file sharing home
A global struggle is going on over the intersections of technology, law, ethics and philosophy. The antagonists in this war generally rally around two opposing flags: money and ideals. There are those who wish to protect their interests, and there are those who believe that the greater interests of humanity are at stake. Somewhere in the middle of all this are the scavengers, those who are unconcerned with the big picture and merely want to acquire for free that which they could buy, but prefer to have at no cost. File-sharing software highlights this dispute.
File sharers generally use peer-to-peer (P2P) software to connect to a network of other sharers who store files on their personal computers. The files are accessible to whoever is connected to that particular P2P community. In principle, it should be used strictly for privately produced material that has no copyright. But in practice, it is predominantly used as a medium to swap intellectual property without paying its authors or producers.
Across the globe, music, videos, hacked software, games and books are routinely exchanged in their millions every day. In 2006, an estimated five billion files were exchanged through P2P. And Spain has been crowned the King of Thieves.
In 2006, 32 percent of all unauthorised film downloads in Europe occurred here, far more than any other EU country, according to the German-based market research group, GfK. Italy came in second, at 25 percent, and Holland third with 11 percent. And that’s just for films.
Partially to blame for this surge in popularity is the state of Spanish law. “There is no question that downloading intellectual property is absolutely illegal,” said Manuel Benito of the Anti-Piracy unit of the Sociedad General de Autores y Escritores (SGAE) in Madrid. “But for now it’s not a felony. No one can go to prison simply for sharing repertories that they don’t actually own. It’s not like Anglo-Saxon law, in which the judge establishes what is legal or not. In our country, it’s decided on a case-by-case basis.”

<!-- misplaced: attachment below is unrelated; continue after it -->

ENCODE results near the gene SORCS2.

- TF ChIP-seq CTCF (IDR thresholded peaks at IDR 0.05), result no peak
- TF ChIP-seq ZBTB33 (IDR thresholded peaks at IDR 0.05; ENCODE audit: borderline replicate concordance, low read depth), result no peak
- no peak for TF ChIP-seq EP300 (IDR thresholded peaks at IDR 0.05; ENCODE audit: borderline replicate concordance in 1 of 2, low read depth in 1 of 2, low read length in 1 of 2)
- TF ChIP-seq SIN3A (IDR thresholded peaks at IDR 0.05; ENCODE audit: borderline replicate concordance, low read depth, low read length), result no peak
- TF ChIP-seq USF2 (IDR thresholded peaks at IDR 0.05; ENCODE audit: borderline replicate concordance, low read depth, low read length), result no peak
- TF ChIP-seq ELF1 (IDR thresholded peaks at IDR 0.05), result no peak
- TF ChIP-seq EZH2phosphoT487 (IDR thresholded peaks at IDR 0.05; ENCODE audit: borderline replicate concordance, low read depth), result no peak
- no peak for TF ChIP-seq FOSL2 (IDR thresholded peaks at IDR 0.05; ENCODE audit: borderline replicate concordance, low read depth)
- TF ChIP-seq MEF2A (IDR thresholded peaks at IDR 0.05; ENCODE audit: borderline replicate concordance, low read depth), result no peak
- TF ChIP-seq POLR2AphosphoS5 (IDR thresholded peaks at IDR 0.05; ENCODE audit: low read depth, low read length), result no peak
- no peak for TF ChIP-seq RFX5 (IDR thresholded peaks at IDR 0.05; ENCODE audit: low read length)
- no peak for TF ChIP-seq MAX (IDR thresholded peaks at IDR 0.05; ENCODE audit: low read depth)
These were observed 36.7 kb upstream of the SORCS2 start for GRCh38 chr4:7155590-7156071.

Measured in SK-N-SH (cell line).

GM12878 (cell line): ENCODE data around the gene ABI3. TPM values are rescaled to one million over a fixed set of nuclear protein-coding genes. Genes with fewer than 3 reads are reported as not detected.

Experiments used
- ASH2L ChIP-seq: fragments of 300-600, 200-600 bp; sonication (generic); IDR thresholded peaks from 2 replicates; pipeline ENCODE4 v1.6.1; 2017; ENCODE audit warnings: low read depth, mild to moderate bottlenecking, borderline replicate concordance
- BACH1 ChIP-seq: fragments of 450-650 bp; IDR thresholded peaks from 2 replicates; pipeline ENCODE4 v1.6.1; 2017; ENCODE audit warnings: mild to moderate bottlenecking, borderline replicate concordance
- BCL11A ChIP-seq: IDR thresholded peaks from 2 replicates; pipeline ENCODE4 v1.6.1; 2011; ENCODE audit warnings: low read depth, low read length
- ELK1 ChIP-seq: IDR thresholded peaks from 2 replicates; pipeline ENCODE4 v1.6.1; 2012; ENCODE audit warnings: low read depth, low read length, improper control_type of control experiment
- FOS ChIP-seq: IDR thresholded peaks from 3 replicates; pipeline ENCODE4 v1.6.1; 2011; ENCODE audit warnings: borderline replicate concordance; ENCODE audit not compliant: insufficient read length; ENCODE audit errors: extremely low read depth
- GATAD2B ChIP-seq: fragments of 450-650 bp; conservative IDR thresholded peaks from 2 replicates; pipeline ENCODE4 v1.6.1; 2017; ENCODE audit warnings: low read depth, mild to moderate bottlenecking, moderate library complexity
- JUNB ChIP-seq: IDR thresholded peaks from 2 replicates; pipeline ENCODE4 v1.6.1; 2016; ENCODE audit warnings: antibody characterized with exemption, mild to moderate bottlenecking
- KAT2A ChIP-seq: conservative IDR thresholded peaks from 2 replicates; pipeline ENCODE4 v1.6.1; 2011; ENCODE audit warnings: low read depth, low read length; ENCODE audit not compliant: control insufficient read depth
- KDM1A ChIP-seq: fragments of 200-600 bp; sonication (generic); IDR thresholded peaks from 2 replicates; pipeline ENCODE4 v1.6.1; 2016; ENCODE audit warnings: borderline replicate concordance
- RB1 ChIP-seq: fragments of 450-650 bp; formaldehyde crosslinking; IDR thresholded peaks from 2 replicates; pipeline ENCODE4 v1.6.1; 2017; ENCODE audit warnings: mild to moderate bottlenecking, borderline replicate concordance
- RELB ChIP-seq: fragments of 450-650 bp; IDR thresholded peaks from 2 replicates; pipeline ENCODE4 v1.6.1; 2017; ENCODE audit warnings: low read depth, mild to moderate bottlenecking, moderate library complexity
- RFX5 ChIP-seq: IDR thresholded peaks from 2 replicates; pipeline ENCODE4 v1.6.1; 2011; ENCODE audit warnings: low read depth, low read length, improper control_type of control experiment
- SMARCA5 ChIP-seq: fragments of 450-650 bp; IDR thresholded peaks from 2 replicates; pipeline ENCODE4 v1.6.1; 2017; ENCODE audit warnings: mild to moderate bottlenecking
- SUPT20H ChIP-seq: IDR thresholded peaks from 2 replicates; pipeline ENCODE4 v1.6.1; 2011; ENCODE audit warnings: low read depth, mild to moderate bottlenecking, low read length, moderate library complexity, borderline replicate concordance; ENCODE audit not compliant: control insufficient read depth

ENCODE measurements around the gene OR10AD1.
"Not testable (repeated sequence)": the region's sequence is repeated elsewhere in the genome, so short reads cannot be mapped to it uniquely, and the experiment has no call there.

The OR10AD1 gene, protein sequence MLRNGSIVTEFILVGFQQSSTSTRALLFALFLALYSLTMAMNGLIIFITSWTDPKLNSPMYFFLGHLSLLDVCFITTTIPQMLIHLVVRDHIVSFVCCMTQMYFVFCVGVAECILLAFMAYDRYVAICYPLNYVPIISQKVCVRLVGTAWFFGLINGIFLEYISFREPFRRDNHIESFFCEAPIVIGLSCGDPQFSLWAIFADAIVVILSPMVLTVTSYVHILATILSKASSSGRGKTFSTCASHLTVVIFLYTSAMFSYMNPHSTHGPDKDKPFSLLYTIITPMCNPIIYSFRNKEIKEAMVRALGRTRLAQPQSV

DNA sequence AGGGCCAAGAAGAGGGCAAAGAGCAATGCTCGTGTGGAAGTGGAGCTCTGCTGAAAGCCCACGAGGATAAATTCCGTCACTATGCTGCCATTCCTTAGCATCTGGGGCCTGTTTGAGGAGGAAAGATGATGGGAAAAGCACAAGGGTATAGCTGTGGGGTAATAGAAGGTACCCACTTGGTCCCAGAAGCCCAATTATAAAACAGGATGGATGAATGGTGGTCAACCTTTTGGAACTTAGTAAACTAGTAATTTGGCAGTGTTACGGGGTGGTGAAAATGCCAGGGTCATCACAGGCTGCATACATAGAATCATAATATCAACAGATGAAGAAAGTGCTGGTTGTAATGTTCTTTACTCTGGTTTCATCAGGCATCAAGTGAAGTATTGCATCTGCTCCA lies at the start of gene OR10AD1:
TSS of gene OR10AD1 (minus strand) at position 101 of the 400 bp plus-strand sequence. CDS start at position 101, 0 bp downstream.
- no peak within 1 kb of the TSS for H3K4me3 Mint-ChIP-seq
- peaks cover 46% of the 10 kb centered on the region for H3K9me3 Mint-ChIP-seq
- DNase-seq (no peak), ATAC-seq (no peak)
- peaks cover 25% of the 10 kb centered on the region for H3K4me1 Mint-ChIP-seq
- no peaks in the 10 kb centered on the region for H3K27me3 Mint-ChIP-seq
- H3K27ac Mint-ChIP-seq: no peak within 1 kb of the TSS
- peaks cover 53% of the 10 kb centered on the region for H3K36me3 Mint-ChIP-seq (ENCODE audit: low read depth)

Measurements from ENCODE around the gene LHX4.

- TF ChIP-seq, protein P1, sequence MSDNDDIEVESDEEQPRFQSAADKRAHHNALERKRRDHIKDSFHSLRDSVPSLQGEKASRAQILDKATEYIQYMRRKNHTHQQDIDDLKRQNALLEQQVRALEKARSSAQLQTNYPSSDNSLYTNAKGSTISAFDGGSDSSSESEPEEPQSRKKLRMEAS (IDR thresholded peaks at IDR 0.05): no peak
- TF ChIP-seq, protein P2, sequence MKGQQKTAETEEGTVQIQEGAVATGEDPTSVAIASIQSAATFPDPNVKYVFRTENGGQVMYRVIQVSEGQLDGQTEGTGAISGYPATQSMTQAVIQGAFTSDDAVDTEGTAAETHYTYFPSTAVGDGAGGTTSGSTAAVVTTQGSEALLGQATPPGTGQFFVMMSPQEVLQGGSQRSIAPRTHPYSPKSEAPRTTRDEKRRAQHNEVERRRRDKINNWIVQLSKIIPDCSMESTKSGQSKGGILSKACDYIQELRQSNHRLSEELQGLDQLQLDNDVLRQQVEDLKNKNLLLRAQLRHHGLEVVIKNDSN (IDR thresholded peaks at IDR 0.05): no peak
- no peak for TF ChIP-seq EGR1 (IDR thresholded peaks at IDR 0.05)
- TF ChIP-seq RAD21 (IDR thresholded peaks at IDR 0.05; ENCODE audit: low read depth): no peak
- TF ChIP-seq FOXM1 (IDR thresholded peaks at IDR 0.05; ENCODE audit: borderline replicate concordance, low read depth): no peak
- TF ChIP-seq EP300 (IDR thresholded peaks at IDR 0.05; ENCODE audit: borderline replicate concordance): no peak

Getting paid for their work is the issue for those who are opposed to the unauthorised download of copyrighted material. But there are others, like the Electronic Frontier Foundation (EFF), who believe copyright laws are overly restrictive. Copyrights that—two centuries ago—lasted for 14 years can now extend for up to 150 years, thanks to aggressive efforts by the entertainment industry.
But what about fair distribution of that wealth? Many believe that executives in the entertainment industry make way too much money, and they advocate piracy as a form of civil disobedience. “The labels are abusing the confidence of the consumers by charging so much,” said Elena C., a 17-year-old high school student in Sant Quirze del Vallès, who declined to give her last name.
Elena is joined by musical luminaries such as Janis Ian, Manu Chao, Kiko Veneno, Moby and Courtney Love, who argue that the only real victims of file sharing are the producers and record labels. Artists generally make their money through performance, said Love in an address to the Digital Hollywood Online Entertainment Conference in 2000, and file sharing is an ideal medium for generating a fan base that will buy concert tickets.
Ultimately, the industry’s fight against file sharing may prove to be quixotic. P2P technology is pandemic. And it is spreading exponentially—continuously evolving, becoming simpler and more anonymous. As Erik P.—another 17-year-old high school student from Sant Quirze—said, “Everybody’s doing it and it’s easy. If you can get the same thing without paying, why pay?”